Another point you make forcefully in the book is that while #MeToo is in large part about sexual harassment and assault, there are also bigger issues of power and discrimination at play.

What I understood to be the fundamental challenge of the #MeToo movement in the fall of 2017 was not in response to just sexual harm. It was an examination of how often sexualized harm was actually a tool of inequality within workplaces and within power structures that still privileged men, and especially white men, and where women faced all kinds of economic, professional, public forms of discrimination. Many of those forms [of discrimination] were sexual in nature, but not all of them. The harm that was being done wasn't necessarily sexual and it wasn't just sexual. It was economic and professional. What was being exposed were fundamental inequalities. Using the frame of sexual harm is where we got into trouble: well, how is somebody grabbing somebody's ass as bad as rape? That's not what I felt the critique was. The critique was of sexism and a world in which men who had more economic power felt free to rape or grab someone's ass. [They’re] behaviors which on a sexual scale are very different from each other, but within the context of harassment, discrimination, and assault, as it plays out within workplaces and the public sphere, worked to sideline women in systemic ways.

You also say that what's threatening about women's anger isn’t necessarily the display of anger itself, but what it suggests about the power women may have.

Yeah, what it portends. Part of the reason that women's anger is discouraged is because it is a powerful tool of dissent, potentially in a political context of rebellion and revolution. So there's an incentive to keep women quiet by telling them that their anger will disqualify them or marginalize them, because if they don't get angry, then they don't hear that other women are angry, and then there's less chance for them to work together in coalition or organization to challenge the power structures.

You write about how women sometimes cry when we're angry. Why?

I thought about that this morning. When I was watching Christine Blasey Ford's testimony, I burst into tears when she started to speak. There was something about hearing her voice that—I burst into tears. Is that grief? I don't know. Where do you pick this apart? I was livid. I was livid that we had to do this. I was livid that I had to watch this woman on display. But it was also so powerful to me to hear this voice raised in challenge, in dissent, against a powerful institution and a powerful man who is extremely well defended by his peers, his class, and his party. I was very moved by that, which also can provoke tears.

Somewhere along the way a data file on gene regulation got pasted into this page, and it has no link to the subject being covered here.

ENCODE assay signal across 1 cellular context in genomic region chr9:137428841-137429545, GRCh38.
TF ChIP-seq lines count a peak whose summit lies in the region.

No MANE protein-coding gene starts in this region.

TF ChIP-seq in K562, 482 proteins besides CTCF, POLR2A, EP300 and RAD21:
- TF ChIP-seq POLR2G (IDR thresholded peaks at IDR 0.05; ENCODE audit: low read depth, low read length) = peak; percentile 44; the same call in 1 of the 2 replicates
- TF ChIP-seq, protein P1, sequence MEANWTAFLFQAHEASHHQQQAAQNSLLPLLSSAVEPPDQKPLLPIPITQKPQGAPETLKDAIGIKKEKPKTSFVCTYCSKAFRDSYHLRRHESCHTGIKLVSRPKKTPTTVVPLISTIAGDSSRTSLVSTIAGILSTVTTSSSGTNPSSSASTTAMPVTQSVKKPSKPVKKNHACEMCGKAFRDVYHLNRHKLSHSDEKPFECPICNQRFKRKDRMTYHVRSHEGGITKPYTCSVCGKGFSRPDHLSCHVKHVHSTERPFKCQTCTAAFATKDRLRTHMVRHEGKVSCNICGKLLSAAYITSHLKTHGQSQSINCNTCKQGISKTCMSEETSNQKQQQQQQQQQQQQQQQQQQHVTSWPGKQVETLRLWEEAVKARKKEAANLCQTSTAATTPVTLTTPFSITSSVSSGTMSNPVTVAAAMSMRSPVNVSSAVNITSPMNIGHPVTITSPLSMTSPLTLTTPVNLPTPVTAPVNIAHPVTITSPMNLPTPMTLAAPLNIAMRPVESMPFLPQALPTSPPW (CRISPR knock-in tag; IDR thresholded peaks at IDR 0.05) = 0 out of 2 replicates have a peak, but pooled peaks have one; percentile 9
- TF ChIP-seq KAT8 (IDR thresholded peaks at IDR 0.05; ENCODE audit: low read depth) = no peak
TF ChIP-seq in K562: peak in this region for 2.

But I write in the book that some of the reason we cry when we're angry is because we're also sad about the things we're angry about. Some of these things that make us furious also are goddamn tragedies, and of course we're incredibly sad about them. But I also think that tears are a more palatable form of expression of female dissatisfaction than angry voices. And to that end, we sort of know instinctively that things are going to go better for us—specifically if we are white women, whose tears are viewed as a sign of vulnerability. 

To switch gears, can I ask about your daughters? How old are they? And how are you thinking about anger in regards to them?

They’re seven and three. I actually have come to slightly regret a line in my acknowledgements where I say to my daughters, your anger is important, your anger is necessary. I believe that, obviously. But I think it's more of a systemic fix. If I want to help my daughters make the world better, I think the message I am now more focused on trying to send to them, as well as to myself and to other adults, is to listen to the anger of other people with care. And that doesn't always mean to succumb to it or to not challenge it or to be angry in response. It just means to listen to the anger, especially of people who have good reason to be angry, and to take it seriously, and to think about how it corresponds with the things you are angry about, and to be angry about things outside of your own experience—to have a generous and respectful ear for the anger of other girls and women.

Rebecca Traister

7:30 p.m. Mon, Oct 8, Powell's City of Books, FREE